I followed @Viktor Kerkez's answer and have had mixed success. I found that sometimes this recipe of
conda skeleton pypi PACKAGE
conda build PACKAGE
would look like everything worked but I could not successfully import PACKAGE. Recently I asked about this on the Anaconda user group and heard from @Travis Oliphant himself on the best way to use conda to build and manage packages that do not ship with Anaconda. You can read this thread here, but I'll describe the approach below to hopefully make the answers to the OP's question more complete...
Example: I am going to install the excellent prettyplotlib package on Windows using conda 2.2.5.
conda build --build-recipe prettyplotlib
You'll see the build messages all look good until the final TEST section of the build. I saw this error
File "C:\Anaconda\conda-bld\test-tmp_dir\run_test.py", line 23
import None SyntaxError: cannot assign to None TESTS FAILED: prettyplotlib-0.1.3-py27_0
1b) Go into /conda-recipes/prettyplotlib and edit the meta.yaml file. Presently, the packages being set up like in step 1a result in yaml files that have an error in the
test section. For example, here is how mine looked for
test: # Python imports imports:
Edit this section to remove the blank line preceded by the - and also remove the redundant prettyplotlib line. At the time of this writing I have found that I need to edit most meta.yaml files like this for external packages I am installing with conda, meaning that there is a blank import line causing the error along with a redundant import of the given package.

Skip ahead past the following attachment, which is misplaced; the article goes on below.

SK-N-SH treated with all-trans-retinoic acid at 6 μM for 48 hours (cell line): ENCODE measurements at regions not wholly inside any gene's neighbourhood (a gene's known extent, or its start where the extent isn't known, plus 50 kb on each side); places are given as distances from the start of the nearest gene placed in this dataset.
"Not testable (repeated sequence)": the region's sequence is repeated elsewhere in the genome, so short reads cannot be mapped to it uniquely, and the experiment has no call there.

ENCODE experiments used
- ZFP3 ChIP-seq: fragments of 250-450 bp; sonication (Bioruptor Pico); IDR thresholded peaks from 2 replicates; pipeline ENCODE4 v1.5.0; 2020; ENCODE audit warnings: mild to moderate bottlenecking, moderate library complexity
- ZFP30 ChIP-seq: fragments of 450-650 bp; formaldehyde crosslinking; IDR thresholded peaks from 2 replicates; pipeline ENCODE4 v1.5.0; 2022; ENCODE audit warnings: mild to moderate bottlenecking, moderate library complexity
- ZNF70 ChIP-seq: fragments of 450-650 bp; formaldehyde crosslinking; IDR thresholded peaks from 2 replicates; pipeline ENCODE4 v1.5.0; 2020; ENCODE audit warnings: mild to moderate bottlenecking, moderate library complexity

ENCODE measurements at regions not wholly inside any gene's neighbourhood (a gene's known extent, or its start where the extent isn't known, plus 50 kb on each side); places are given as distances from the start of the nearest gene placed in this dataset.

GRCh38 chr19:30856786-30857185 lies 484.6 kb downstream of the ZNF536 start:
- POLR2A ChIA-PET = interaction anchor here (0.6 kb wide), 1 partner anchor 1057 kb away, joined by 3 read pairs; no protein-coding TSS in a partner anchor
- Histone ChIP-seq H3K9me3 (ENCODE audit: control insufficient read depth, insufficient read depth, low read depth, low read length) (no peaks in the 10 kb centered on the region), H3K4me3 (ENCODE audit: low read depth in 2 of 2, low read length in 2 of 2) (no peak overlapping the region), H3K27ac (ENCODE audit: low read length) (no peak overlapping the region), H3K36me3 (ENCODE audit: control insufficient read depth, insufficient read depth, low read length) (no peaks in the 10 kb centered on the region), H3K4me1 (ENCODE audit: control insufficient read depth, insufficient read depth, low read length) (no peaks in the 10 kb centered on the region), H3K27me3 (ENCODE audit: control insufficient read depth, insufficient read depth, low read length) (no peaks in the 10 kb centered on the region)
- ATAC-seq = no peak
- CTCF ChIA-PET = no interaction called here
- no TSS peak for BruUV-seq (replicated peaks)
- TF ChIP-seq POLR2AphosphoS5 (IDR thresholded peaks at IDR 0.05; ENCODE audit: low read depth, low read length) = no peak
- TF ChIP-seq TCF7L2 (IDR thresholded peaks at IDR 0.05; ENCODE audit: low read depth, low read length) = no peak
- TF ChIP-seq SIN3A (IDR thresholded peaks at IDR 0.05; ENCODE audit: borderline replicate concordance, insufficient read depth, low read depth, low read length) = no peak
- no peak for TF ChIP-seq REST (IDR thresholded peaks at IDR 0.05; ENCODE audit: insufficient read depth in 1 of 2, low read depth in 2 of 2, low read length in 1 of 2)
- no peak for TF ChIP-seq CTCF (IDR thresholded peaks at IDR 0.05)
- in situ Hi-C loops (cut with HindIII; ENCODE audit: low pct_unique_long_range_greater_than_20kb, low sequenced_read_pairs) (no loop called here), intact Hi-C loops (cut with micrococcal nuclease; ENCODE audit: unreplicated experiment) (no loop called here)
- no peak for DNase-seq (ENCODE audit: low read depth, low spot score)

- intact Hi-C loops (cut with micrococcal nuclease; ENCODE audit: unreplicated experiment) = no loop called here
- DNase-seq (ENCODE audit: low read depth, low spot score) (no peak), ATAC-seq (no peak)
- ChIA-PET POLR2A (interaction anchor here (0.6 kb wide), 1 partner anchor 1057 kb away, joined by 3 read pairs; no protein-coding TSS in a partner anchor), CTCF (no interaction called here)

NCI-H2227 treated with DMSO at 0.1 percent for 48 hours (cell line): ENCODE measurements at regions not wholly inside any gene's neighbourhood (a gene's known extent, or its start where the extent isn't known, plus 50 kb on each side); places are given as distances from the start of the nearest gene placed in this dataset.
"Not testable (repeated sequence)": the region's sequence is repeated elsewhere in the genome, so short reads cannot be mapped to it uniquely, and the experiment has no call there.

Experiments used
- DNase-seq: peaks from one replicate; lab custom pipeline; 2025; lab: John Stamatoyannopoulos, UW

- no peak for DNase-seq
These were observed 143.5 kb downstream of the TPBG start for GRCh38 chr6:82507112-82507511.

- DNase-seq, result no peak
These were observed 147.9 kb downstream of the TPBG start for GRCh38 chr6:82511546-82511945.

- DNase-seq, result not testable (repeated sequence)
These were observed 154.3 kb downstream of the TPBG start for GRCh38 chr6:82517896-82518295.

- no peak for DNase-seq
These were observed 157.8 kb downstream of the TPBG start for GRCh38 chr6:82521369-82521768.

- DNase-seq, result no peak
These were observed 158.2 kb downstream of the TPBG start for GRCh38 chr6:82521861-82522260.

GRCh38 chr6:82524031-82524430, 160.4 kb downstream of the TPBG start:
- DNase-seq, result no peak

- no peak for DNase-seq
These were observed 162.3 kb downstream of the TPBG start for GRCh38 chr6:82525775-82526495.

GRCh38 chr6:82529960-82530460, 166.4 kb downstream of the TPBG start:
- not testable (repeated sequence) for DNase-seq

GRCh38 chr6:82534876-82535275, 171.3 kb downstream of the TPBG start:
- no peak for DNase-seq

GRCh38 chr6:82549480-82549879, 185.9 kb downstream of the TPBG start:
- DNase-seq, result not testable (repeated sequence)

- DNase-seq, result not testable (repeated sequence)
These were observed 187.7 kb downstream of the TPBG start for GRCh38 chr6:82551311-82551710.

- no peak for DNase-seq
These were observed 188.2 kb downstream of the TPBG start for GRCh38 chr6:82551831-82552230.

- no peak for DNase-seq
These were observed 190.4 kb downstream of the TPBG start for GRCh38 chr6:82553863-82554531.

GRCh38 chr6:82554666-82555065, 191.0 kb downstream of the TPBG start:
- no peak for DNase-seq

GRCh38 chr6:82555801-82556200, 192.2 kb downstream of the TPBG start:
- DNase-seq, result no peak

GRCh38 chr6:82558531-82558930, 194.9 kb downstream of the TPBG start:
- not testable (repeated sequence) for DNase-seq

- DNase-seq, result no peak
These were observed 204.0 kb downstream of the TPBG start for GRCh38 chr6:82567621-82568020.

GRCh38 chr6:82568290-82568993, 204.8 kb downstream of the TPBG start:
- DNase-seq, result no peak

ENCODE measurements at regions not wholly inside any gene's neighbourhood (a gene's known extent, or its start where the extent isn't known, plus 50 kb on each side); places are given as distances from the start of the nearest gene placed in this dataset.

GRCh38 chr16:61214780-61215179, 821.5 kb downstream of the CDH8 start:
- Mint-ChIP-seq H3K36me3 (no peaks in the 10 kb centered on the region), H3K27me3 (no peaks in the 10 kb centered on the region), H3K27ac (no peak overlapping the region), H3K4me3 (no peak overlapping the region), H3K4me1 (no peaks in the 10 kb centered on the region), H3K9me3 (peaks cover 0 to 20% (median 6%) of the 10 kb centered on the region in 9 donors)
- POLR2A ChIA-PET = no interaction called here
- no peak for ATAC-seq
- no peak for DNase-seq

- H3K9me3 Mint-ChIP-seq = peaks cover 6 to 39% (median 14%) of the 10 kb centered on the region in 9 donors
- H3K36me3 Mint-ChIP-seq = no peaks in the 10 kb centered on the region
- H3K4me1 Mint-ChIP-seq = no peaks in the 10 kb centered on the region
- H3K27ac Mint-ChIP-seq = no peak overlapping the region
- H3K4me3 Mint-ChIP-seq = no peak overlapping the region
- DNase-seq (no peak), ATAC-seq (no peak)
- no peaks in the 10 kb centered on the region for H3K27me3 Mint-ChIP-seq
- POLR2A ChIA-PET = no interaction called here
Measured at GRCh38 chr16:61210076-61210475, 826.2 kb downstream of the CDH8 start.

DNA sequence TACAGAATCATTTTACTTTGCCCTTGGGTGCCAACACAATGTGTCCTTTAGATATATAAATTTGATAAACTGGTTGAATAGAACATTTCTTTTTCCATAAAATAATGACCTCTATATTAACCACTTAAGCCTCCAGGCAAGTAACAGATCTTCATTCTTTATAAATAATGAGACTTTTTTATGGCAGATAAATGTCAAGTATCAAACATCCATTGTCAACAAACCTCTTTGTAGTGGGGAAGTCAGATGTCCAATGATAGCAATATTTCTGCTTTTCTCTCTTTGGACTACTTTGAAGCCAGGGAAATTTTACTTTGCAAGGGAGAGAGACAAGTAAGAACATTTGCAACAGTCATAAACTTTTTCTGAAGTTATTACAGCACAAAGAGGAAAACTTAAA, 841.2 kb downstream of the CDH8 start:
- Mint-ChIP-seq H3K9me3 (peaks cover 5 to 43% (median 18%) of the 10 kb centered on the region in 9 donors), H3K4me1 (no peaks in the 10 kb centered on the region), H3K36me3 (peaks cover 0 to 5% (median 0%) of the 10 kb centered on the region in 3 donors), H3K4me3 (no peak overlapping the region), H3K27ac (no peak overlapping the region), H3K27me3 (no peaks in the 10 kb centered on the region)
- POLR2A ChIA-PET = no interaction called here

1c) Rerun the command from 1a, which should complete with out error this time. At the end of the build you'll be asked if you want to upload the build to binstar. I entered No and then saw this message:
If you want to upload this package to binstar.org later, type:
$ binstar upload C:\Anaconda\conda-bld\win-64\prettyplotlib-0.1.3-py27_0.tar.bz2
That tar.bz2 file is the build that you now need to actually install.
conda install C:\Anaconda\conda-bld\win-64\prettyplotlib-0.1.3-py27_0.tar.bz2
Following these steps I have successfully used conda to install a number of packages that do not come with Anaconda. Previously, I had installed some of these using pip, so I did
pip uninstall PACKAGE prior to installing PACKAGE with conda. Using conda, I can now manage (almost) all of my packages with a single approach rather than having a mix of stuff installed with conda, pip, easy_install, and python setup.py install.
For context, I think this recent blog post by @Travis Oliphant will be helpful for people like me who do not appreciate everything that goes into robust Python packaging but certainly appreciate when stuff "just works". conda seems like a great way forward...